Two Cardiologists Advise: Just Do One Marathon

They say endurance sports can damage your body. Do you buy it?
Staff Writer

In the past few years, scores of new research has emerged on how to stay optimally healthy. Most of the time, its message is (fairly) simple: Exercise more, sit less, sleep more, stress less, eat well. And, right along with the new research, a record-setting number of new marathoners are signing up around the country to battle through 26.2 miles.

But as more and more people are lacing up to pound the pavement, a growing number of specialists have begun to decry endurance sports—claiming that going over the top in your fitness regime could actually take years off of your life.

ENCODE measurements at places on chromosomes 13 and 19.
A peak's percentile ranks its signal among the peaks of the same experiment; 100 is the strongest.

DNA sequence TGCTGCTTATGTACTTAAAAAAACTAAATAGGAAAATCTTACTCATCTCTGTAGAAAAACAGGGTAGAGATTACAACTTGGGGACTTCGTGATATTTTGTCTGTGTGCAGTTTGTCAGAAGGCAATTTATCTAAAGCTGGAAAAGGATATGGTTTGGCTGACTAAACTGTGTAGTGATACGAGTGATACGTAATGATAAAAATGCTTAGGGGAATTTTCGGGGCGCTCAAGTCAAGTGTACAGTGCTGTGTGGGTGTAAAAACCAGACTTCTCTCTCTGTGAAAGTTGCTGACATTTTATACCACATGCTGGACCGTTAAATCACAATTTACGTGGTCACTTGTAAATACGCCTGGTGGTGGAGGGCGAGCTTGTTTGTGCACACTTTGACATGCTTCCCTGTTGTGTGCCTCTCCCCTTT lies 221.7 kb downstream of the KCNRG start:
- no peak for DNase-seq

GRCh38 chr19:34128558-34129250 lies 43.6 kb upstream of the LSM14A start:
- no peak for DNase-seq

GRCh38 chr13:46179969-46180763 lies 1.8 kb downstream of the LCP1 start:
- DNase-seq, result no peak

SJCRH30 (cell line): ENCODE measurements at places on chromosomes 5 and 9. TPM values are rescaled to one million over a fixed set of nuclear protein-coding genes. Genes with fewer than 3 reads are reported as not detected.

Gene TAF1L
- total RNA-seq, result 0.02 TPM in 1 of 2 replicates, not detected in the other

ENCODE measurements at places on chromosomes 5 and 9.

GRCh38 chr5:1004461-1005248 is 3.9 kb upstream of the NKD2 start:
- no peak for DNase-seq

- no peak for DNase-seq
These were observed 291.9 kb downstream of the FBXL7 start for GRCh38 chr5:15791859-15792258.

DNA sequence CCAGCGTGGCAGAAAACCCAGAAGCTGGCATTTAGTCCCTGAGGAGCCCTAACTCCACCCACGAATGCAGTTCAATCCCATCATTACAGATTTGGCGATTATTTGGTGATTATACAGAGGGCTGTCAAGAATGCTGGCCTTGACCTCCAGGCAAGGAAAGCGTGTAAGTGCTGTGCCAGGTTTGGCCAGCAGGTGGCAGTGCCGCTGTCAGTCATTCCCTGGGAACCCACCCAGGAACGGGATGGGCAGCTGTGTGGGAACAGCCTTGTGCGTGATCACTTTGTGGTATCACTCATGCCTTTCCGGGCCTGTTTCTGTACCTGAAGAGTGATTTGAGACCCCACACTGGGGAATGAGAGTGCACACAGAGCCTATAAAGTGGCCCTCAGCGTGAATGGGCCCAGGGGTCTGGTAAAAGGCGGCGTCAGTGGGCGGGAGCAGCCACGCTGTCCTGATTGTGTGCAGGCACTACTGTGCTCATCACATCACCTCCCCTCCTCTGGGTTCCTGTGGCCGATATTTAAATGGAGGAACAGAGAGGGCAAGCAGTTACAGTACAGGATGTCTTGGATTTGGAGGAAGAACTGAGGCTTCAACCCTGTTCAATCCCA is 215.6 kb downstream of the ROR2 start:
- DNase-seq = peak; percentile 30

The latest: Two cardiologists from Saint Luke's Mid America Heart Institute. In the journal Heart, they write:

If you really want to do a marathon or full distance triathlon, etc., it may be best to do just one or a few and then proceed to safer and healthier exercise patterns.

A routine of moderate physical activity will add life to your years as well as years to your life. In contrast, running too far, too fast, and for too many years may speed one's progress to towards the finishing line of life.   

So, endurance athletes—chime in. Are you concerned for your health? Or are you convinced that exercise—in any form—will ultimately improve your life? Tell us in the comments.

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